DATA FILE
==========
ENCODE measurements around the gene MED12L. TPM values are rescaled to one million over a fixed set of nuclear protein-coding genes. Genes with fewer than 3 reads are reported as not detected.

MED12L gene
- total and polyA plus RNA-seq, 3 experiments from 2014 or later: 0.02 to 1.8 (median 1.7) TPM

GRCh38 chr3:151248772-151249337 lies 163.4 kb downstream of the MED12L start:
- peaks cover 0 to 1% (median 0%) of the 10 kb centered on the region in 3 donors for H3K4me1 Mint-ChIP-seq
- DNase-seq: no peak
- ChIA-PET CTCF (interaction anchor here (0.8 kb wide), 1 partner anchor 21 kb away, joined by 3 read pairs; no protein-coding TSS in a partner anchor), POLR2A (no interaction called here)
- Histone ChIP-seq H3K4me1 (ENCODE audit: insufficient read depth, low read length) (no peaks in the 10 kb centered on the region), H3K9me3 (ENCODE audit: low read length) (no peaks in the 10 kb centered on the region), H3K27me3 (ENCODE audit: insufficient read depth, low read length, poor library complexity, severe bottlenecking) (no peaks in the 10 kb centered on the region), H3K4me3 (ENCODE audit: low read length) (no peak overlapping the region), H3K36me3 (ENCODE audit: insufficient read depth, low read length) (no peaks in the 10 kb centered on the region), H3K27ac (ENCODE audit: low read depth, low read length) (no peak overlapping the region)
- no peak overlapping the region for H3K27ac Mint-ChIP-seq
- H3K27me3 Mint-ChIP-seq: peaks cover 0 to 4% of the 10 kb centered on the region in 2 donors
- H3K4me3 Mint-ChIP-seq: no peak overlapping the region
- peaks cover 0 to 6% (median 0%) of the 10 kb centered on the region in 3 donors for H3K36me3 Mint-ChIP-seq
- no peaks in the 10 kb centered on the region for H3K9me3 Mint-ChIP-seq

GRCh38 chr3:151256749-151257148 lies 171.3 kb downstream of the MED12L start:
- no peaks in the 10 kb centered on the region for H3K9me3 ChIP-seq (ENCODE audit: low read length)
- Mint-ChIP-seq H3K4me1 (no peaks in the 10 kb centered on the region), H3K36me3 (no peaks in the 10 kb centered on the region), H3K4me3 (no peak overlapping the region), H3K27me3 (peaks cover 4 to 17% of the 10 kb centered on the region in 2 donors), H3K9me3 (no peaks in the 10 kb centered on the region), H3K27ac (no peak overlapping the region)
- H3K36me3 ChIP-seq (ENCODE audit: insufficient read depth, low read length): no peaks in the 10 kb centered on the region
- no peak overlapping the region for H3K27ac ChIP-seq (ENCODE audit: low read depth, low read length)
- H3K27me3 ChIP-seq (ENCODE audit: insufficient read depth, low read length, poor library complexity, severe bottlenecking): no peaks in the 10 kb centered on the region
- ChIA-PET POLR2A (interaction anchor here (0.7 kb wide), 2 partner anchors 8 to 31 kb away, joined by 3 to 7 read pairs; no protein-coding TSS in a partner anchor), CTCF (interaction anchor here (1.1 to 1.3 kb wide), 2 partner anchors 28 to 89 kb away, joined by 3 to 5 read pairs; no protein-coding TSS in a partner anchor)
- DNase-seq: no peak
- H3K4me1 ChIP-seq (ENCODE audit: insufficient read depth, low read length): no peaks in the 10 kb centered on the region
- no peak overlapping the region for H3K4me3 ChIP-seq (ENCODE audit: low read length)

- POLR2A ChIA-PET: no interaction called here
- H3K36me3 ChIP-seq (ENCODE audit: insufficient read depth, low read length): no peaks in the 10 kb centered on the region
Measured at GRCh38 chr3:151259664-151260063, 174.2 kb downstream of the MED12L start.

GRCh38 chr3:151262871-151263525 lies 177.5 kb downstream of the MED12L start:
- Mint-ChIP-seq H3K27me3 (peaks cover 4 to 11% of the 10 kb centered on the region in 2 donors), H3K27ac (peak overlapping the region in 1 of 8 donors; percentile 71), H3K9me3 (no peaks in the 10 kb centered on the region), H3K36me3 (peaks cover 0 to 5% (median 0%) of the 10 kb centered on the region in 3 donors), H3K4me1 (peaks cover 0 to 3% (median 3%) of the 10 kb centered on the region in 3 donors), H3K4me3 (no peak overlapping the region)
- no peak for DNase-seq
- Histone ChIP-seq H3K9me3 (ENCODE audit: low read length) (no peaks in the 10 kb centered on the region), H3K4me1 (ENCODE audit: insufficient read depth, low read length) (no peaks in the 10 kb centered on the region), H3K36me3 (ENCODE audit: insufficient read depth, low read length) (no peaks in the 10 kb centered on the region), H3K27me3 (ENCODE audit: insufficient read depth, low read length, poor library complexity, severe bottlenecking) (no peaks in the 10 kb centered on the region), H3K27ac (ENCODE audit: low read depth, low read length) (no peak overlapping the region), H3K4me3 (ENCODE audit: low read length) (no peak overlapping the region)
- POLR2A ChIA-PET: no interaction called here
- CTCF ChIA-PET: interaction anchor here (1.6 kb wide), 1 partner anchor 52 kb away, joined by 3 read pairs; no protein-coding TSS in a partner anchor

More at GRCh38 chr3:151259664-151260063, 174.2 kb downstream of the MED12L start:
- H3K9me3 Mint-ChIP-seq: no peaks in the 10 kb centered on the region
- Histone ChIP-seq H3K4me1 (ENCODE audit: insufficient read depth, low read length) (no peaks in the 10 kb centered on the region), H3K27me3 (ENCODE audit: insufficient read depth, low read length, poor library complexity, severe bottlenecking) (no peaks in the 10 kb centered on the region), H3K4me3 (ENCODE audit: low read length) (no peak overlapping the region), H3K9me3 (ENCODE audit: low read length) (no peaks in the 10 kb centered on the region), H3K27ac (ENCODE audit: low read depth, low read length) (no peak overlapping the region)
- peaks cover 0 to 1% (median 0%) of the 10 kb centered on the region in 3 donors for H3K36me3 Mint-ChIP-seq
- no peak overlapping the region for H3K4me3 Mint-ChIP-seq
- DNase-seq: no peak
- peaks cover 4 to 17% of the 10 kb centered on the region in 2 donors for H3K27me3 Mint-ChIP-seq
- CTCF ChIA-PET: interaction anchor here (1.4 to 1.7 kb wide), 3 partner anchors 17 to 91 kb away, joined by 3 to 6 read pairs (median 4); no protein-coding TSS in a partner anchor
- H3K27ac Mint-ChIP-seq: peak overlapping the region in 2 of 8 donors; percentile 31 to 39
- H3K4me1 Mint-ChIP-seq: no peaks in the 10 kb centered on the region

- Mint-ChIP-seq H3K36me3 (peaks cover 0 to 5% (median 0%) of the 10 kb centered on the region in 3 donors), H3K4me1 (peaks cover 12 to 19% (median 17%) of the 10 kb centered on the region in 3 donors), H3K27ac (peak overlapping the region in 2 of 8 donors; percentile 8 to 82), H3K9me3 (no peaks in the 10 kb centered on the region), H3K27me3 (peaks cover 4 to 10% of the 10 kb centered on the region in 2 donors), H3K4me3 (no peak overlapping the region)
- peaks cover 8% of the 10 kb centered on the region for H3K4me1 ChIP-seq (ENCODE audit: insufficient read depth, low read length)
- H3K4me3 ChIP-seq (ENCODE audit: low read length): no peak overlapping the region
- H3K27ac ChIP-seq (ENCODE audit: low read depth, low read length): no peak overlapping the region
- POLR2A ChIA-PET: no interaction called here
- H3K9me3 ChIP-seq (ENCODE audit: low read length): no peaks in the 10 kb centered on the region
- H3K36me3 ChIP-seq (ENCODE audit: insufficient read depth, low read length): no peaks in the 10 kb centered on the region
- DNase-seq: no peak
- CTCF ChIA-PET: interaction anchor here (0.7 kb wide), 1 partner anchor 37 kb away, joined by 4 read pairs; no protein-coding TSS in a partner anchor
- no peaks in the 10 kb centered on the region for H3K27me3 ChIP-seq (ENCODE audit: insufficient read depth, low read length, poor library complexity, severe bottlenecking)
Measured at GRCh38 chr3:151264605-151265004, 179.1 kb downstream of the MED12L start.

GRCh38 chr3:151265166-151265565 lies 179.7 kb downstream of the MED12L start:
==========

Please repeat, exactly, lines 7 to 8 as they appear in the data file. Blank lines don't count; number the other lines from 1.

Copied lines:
- ChIA-PET CTCF (interaction anchor here (0.8 kb wide), 1 partner anchor 21 kb away, joined by 3 read pairs; no protein-coding TSS in a partner anchor), POLR2A (no interaction called here)
- Histone ChIP-seq H3K4me1 (ENCODE audit: insufficient read depth, low read length) (no peaks in the 10 kb centered on the region), H3K9me3 (ENCODE audit: low read length) (no peaks in the 10 kb centered on the region), H3K27me3 (ENCODE audit: insufficient read depth, low read length, poor library complexity, severe bottlenecking) (no peaks in the 10 kb centered on the region), H3K4me3 (ENCODE audit: low read length) (no peak overlapping the region), H3K36me3 (ENCODE audit: insufficient read depth, low read length) (no peaks in the 10 kb centered on the region), H3K27ac (ENCODE audit: low read depth, low read length) (no peak overlapping the region)